adventure, cutting the dock lines, falmouth cutter, falmouth cutter 22, freedom, independent travel, living aboard, minimalist, photography, sailing, sailing blog, simplicity, vertue 25, voyaging on a budget, yuloh
They say leaving is the hardest part, anyone who has read this blog might assume that I failed miserably this summer. I did attempt to leave, I did leave, and I did come back. Why is the biggest question? Our reasons for setting out for the voyaging life are as varied as our boats and our budgets.
The one and only constant since selling the Roo is that my budget like my crew list is zero. Many lessons were learned this summer, in-fact the lessons and daily reminders of what and why are now in constant overload. I missed my window and quite frankly it really pisses me off but it was my choice and one I alone will live with it till spring arrives and I head north.
When I sold the Roo she was done and ready to go, the new boat, not so much. I knew everything would be different this time around. Funding and restoring a boat solo is a major undertaking when The` first arrived in pieces she was like a blank canvas. Out went her broken oven and refrigeration. I took her VHF, GPS and all the wiring out of the boat and mast. My goal is to have ships batteries which I do but also have kerosene backups, 2 is one, 1 is none.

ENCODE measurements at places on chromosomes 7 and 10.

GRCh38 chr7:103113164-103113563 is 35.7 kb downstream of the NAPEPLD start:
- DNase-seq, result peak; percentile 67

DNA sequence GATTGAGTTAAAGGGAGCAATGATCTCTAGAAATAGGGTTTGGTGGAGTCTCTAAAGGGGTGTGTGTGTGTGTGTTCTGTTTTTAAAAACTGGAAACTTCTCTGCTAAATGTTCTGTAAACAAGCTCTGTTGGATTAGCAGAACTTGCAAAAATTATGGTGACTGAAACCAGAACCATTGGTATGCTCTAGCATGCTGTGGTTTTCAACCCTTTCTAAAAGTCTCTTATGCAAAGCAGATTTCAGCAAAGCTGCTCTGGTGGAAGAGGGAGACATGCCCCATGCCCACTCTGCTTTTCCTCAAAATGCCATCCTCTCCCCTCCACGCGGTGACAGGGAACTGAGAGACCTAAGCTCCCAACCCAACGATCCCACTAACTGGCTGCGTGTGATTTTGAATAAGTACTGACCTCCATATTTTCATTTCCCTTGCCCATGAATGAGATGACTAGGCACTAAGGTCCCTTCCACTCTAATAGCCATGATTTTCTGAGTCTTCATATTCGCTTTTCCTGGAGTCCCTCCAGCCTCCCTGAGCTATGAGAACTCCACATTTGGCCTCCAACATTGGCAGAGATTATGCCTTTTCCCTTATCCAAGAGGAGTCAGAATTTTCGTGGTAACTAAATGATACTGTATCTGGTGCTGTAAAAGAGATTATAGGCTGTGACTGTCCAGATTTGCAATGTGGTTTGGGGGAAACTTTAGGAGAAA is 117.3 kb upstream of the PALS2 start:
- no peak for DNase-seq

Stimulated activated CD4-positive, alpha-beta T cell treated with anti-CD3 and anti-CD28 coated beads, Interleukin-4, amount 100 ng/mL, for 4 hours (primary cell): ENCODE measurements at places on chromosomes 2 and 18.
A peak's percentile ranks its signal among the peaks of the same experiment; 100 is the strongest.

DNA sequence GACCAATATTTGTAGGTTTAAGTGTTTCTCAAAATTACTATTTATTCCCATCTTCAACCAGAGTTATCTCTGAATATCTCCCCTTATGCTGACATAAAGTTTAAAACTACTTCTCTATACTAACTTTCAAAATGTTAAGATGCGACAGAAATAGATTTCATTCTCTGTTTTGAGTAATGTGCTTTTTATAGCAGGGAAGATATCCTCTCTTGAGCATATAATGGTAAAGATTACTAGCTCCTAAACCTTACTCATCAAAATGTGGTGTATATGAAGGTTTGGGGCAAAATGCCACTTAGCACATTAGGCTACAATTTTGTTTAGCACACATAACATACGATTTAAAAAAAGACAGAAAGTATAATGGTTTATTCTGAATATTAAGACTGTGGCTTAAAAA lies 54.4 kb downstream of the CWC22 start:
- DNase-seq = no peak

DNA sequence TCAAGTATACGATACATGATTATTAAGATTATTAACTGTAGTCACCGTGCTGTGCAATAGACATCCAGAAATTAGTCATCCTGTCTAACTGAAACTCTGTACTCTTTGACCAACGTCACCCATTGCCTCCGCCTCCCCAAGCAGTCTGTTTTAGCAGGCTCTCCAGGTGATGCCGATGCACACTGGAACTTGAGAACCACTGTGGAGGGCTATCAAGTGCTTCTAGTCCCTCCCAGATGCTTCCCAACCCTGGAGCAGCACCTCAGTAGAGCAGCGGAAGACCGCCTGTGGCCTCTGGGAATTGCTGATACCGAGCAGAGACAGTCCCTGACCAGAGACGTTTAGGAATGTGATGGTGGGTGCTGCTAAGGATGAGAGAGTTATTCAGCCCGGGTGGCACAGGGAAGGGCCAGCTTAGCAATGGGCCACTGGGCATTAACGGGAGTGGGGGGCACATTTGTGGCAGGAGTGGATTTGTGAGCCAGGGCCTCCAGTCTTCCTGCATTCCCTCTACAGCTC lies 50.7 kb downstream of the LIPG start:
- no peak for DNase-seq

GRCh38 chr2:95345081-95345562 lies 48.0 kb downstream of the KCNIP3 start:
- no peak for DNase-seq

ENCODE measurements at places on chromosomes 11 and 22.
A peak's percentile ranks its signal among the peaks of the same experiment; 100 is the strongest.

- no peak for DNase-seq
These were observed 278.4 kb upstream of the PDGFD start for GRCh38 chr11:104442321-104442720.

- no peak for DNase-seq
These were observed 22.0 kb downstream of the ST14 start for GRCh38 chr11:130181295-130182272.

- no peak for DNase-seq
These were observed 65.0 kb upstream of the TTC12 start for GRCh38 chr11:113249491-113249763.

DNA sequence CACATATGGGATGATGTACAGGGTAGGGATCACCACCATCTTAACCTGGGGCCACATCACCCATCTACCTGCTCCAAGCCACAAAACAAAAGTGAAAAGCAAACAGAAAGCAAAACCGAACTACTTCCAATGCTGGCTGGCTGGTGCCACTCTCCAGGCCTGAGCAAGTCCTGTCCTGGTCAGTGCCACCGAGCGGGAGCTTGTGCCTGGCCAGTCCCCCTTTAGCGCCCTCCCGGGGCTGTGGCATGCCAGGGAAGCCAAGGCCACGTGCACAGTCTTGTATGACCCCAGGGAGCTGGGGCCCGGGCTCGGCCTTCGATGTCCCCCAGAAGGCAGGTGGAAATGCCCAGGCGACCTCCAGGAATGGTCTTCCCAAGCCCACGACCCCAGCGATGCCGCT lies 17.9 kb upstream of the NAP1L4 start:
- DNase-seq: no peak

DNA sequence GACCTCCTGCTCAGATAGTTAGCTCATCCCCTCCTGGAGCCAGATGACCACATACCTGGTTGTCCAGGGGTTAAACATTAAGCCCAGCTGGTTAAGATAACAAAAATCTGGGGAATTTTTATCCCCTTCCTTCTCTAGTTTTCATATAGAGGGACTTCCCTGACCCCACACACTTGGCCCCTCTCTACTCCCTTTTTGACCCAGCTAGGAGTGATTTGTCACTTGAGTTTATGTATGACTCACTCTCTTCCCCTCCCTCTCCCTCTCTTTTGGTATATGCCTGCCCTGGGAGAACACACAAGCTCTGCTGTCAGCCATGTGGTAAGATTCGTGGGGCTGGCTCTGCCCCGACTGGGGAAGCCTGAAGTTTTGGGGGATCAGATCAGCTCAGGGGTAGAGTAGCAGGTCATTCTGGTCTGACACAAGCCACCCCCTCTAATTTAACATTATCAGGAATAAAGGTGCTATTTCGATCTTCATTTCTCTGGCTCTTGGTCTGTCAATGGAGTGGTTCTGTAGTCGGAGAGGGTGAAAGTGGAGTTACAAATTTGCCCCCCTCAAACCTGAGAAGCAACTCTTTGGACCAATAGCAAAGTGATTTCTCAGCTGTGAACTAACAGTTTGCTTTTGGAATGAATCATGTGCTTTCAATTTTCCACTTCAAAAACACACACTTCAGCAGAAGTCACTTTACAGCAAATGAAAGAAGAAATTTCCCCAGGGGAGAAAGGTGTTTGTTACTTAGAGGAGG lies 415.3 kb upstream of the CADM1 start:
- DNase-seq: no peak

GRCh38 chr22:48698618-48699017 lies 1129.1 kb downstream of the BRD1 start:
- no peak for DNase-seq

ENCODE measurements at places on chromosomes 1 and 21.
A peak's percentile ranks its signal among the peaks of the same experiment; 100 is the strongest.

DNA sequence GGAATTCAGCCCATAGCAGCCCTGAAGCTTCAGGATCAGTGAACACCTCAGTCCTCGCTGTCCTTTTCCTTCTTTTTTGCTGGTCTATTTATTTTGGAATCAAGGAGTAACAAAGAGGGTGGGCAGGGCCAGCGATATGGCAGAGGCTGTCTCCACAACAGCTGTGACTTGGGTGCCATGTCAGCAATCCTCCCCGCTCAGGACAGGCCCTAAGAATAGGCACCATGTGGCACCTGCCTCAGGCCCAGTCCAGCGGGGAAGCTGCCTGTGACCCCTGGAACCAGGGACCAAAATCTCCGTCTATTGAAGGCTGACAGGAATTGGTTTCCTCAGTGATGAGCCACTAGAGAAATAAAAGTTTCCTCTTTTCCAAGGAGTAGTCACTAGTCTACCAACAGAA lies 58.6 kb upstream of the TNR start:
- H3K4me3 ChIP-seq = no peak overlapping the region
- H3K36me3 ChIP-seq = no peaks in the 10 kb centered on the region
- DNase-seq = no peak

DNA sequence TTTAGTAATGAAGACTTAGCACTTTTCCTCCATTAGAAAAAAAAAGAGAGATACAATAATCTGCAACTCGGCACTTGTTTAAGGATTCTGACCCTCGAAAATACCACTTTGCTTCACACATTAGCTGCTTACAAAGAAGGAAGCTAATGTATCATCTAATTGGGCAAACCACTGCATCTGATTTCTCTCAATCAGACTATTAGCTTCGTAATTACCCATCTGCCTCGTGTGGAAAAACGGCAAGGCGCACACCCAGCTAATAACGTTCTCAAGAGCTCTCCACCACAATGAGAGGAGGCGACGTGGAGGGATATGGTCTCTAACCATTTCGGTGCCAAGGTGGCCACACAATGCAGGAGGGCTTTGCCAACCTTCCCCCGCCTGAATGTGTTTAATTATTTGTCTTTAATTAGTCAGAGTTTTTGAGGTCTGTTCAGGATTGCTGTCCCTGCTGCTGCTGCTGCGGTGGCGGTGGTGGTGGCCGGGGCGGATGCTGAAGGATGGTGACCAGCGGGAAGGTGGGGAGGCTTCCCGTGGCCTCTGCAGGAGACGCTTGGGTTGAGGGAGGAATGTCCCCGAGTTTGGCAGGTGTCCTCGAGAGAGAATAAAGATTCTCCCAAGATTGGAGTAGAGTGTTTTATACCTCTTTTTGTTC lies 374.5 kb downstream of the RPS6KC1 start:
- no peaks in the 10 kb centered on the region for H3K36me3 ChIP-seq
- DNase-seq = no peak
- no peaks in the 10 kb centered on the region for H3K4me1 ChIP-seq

So why the Yuloh? Yes a cheap outboard can be had for a few hundred bucks and I actually wouldn’t mind one if it were in the budget “its not”. I must have one of the most difficult slips in all of Washington but my slip is only a temporary hindrances I’m sure there will be far greater challenges once I start the slow journey north.
There are people who might think that living happily on $500.00 per month is an impossibility, if I cant learn to live on less than that I will never make it. Piece by piece I am making this boat unstoppable the most complex system on this boat is my galley sink.
I have been three years now without refrigeration or ice and while it would be a nice luxury I don’t really miss it, on the rare occasion that I do get cold beer of fresh meat its a real treat and appreciated more than words can describe. I still use a plastic bucket and have had no issues potty training any guests who join me for my day sails and sea trials.
The other night I was teaching my friend Serena basic navigation when she inquired about GPS, I showed her mine but told her I had never used it and wouldn’t rely on it. Literally seconds after she asked my why I wouldn’t rely on it it fell of the chart table, oops :(.
When I hatched this dream years ago I was living in a different world than I am now, my original plan was to set sail on the Roo just before my 45th birthday, the boat and crew list has changed but I’m right on schedule. My biggest challenge other than surviving the winter and learning to enjoy sailing in freezing temperatures is to survive financially for the next six months. Its all allot to do solo.
Since the beginning I have had only one focus and that is to build a safe simple comfortable boat that is unstoppable.
First I make her safe, then I make her comfortable, then I make her pretty.
“It is too difficult to think nobly when one thinks only of earning a living” ~Jean Jacques Rousseau